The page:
Discourses on John 3:1-21


John 3:2

The same came to Jesus by night, and said unto him, Rabbi, we know that thou art a teacher come from God:
for no man can do these miracles that thou doest, except God be with him.
Our Lord was indeed a teacher sent from God, and we who know his character are ready to wonder that he was not generally received. But his enemies who hated him had many plausible objections to discourage some from hearing, and to divert others from attending to what he said. They objected the supposed place of his birth, Nazareth, concerning which those who were not diligent to search out the truth might easily mistake, as his mother had lived there before he was born and returned while he was very young (chapter 7:52). [1] This stumbled Nathaniel for a season. [2] They pretended that he broke the Sabbath. [3] They urged the character and meanness[lowliness] of his followers, etc. [4] We may therefore wonder that Nicodemus could break through so many prejudices. We are here informed what prevailed on him – the works which Jesus did, led him to think that, notwithstanding all his brethren could say, he must be an extraordinary person – for no [man] could do such things except God was with him.
1. He concluded that the works of Christ, such as to raise the dead etc, necessarily required a divine power. His enemies acknowledged them beyond the power of man, but would have it thought he did them by the assistance of Satan. [5] But this black, malicious charge was confuted by a single question: Is Satan divided against himself? [6] How could the great enemy of mankind assist, if he had been able, in producing such wonderful acts of compassion and bounty? Which way Satan’s power (so far as he is permitted to act) is exercised, we may see in the case of the man possessed with a legion. [7]
2. He concluded that as our Lord’s miracles were wrought in confirmation of his character and doctrine, God would not have owned him by his power, unless his doctrine had been true, and he a teacher sent from him as he professed.
We are to apply this reasoning to our own circumstances. Our Lord foretold that his Gospel after his ascension would meet with the same reception as his person – that those who preached in his name should do the same works which he did, or even greater, that they should be chiefly owned (as he was) by the poor and ignorant, and generally rejected by those who were in most esteem with the world – for their seeming wisdom and goodness, or their rank in life. We find his words fulfilled. As the Scribes and the Pharisees who professed great regard to the Scriptures, taught the people falsehood from truth, and opposed Christ – so in many countries called Christian there is a sort of doctrine generally taught, which cannot be from God because, it is attended with no mighty works, nor does it glorify Jesus, which is the great object of the Christian ministry. But here and there another sort of preaching prevails which tends to lay low the haughty looks of man, that the Lord alone may be exalted. It proclaims a feast of good things for the hungry – but sends those who are rich and wise in their own conceits empty away. But wherever this is heard the world is presently in an uproar. It is charged with licentiousness, folly and madness – the preachers and professors of it are loaded with reproach, and all who are disposed to hear it are either pitied as out of their wits, or opposed as if they had been guilty of some great crime. However there are such mighty effects attending it, as lead some before they hear it, to reason as Nicodemus – Surely it must be of God, or else how can these things be? They long to know more about it – but for a while, like him, they are afraid or ashamed to be seen among a people that are everywhere spoken against. Let us enquire whether their apprehensions in favour of it are well founded.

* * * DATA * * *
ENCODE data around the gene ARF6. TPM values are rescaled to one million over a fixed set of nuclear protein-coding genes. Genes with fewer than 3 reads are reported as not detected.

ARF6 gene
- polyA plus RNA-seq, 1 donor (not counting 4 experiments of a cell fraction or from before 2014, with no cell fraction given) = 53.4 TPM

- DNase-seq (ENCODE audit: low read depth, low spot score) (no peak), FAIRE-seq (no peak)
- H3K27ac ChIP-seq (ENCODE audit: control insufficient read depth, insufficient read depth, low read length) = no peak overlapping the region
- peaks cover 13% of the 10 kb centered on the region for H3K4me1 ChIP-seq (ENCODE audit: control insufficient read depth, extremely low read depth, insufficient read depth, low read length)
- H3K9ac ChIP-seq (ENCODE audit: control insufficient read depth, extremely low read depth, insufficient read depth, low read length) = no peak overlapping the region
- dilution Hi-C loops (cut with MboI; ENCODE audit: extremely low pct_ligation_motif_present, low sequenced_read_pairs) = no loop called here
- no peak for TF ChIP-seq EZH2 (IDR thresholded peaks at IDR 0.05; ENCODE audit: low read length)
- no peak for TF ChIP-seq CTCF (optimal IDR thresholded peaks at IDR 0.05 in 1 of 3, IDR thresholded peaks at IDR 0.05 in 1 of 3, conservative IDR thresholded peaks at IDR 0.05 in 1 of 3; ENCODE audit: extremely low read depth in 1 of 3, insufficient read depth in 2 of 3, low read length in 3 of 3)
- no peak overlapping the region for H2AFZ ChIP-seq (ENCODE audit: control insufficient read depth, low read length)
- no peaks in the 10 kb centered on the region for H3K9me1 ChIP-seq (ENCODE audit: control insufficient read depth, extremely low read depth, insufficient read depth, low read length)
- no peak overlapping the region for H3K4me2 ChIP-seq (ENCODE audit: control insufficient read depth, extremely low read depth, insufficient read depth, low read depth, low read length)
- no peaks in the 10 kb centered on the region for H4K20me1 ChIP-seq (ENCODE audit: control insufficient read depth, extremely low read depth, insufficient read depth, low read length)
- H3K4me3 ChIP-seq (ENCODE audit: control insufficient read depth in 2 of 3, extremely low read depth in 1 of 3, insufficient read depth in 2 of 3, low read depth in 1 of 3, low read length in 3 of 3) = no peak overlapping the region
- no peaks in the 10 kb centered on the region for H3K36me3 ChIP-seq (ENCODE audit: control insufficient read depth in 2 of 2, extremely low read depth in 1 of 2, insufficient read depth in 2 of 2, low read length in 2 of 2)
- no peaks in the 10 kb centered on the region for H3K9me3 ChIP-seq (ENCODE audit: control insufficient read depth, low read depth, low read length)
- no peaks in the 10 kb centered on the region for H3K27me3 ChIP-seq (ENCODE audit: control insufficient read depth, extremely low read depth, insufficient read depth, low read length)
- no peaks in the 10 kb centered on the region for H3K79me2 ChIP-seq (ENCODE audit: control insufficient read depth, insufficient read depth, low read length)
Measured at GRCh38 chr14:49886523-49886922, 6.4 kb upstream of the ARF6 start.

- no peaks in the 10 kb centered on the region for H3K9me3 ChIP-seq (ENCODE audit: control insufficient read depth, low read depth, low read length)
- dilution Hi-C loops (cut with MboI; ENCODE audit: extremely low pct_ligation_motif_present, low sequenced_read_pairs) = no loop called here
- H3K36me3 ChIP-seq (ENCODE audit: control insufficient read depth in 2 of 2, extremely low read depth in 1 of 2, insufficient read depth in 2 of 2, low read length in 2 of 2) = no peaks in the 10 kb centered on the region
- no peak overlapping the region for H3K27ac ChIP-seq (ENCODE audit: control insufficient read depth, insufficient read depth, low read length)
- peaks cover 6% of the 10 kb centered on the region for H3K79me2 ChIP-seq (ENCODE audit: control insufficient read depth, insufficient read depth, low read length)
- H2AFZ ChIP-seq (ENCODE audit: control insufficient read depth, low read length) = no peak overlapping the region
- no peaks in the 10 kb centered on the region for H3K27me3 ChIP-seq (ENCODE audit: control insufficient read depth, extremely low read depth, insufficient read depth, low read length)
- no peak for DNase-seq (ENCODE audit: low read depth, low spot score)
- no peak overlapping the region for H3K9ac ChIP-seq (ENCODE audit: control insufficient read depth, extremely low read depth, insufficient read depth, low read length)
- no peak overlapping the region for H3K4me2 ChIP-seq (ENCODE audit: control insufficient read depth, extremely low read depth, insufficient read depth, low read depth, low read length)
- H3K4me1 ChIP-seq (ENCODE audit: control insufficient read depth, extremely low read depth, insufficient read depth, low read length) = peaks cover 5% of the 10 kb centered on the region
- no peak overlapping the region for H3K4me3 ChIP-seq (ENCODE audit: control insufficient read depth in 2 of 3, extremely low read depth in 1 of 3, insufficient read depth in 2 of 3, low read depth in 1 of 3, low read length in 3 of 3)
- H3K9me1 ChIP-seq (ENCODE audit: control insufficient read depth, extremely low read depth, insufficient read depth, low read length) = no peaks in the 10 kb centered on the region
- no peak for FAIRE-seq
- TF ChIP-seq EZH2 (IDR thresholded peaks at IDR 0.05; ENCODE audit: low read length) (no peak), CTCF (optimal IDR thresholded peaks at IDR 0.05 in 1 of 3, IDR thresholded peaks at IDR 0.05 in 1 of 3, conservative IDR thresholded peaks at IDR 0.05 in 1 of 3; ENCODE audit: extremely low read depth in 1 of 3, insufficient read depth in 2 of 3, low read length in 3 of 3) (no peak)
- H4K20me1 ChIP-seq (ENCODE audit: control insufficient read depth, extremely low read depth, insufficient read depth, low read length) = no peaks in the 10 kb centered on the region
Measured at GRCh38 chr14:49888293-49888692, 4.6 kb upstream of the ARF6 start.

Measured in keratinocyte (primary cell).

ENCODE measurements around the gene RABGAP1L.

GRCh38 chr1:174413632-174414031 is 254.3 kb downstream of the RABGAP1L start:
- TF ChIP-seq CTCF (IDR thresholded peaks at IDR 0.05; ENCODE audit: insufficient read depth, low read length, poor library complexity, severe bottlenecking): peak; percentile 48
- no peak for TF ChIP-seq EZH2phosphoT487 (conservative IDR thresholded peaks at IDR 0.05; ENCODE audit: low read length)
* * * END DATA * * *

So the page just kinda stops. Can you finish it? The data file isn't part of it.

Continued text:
But let us first briefly speak of this doctrine. Its chief points are:
1. To show that all mankind are by nature under the curse of the law.
2. That there is no deliverance from this curse but by Jesus.
3. That no work of man contributes in the least to their acceptance with God.
4. That true religion supposes an entire change in the soul and all its faculties and that without this change of the heart the most costly or painful services are of no value or acceptance before God.
This is what we mean by the Gospel doctrine. The sum and substance of it is Jesus Christ and him crucified. This awakens the opposition and scorn of men, even as the appearance and preaching of Christ in the flesh did. But we are bold to say, that by this doctrine as the means, such mighty works are wrought as necessarily declare the power of God does accompany it – such works as no other sort of preaching can effect, such works, as in the spiritual sense are answerable to the miracles which our Lord wrought in the view of the Jews, and are equally sufficient to condemn those of obstinacy, who refuse to acknowledge the doctrine to be of God.
Some of these works our Lord sums up as evidences of his mission to John’s disciples: Luke 27:22 [Then Jesus answering said unto them, Go your way, and tell John what things ye have seen and heard; how that the blind see, the lame walk, the lepers are cleansed, the deaf hear, the dead are raised, to the poor the gospel is preached.]
1. The blind see
This was a proof of the power of God – and so acknowledged: John 10:21. [8] His ministers cannot indeed give bodily sight, but they are his instruments to open the eyes of the mind. All men are blind till the Gospel gives them sight – stark blind to the things of God – they know not where they are going, they are insensible of danger though they stand upon the brink of it. They know not God or themselves.
But this foolishness of preaching opens the eyes of many – and they can say, whereas I was blind, now I see. [9] Where this preaching is applied to the heart by the Spirit, those who were before ignorant are made wise. Yea though they are of mean[lowly] capacities, and of the lowest ranks in life, they soon outstrip such as have the greatest natural advantages, if they have not this likewise.
2. The deaf hear
God is often speaking to sinners – to their consciences by his Spirit, to their eyes and their ears by his providence – but they are deaf. Though his voice is in the city there is no man of wisdom to understand it, [10] till the preaching of the Gospel comes, then the ears of the deaf are unstopped, and: